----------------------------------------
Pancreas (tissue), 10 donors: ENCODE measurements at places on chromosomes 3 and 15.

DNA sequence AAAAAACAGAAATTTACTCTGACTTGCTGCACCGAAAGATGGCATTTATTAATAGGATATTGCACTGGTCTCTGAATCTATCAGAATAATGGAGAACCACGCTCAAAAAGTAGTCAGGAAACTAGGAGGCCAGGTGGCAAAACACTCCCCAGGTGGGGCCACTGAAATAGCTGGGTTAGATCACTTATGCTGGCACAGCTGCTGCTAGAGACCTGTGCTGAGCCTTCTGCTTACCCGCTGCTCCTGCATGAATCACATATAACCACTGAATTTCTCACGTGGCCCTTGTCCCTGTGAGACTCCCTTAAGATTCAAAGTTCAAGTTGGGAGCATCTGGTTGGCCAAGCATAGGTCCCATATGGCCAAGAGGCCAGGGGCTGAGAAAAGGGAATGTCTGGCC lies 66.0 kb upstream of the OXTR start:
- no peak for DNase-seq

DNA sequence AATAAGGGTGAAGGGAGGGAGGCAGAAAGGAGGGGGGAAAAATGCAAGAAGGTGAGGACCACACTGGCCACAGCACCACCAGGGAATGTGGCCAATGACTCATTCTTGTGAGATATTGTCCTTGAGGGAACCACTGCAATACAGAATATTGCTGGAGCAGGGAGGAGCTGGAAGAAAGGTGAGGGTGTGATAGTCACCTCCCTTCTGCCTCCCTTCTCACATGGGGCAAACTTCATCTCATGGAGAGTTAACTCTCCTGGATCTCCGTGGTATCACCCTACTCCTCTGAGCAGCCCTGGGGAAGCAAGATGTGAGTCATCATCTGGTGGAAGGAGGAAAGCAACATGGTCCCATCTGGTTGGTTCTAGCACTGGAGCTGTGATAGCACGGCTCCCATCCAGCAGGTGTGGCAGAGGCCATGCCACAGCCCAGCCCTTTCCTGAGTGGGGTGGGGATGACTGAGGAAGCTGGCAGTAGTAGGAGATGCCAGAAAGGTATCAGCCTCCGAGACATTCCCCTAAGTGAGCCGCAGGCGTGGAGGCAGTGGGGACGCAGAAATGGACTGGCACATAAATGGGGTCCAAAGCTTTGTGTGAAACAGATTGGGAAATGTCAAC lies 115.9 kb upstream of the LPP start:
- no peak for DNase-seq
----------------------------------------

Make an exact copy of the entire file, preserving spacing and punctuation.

Pancreas (tissue), 10 donors: ENCODE measurements at places on chromosomes 3 and 15.

DNA sequence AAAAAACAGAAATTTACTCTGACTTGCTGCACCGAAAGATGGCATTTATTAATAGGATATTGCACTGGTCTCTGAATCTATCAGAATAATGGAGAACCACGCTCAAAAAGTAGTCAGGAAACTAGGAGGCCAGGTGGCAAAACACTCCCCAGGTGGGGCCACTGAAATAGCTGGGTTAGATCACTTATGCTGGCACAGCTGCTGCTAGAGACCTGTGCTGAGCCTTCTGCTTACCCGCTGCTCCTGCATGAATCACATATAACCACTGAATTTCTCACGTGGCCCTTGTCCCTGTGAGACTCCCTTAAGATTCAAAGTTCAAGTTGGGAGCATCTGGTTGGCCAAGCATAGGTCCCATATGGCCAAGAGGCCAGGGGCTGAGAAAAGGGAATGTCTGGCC lies 66.0 kb upstream of the OXTR start:
- no peak for DNase-seq

DNA sequence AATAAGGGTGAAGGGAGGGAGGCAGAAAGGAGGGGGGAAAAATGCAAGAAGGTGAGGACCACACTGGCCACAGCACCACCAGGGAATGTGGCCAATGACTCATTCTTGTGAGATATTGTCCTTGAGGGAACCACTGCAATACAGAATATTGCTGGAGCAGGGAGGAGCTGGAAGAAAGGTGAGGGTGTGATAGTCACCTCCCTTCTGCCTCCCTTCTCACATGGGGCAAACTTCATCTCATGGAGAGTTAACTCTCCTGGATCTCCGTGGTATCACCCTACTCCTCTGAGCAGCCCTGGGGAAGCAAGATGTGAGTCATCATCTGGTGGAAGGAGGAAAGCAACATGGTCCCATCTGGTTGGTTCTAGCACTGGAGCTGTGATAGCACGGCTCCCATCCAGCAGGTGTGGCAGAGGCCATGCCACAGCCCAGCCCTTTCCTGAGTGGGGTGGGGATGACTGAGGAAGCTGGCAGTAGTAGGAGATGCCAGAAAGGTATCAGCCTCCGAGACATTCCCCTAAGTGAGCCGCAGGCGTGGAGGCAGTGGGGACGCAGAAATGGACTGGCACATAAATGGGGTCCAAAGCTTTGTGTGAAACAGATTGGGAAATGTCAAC lies 115.9 kb upstream of the LPP start:
- no peak for DNase-seq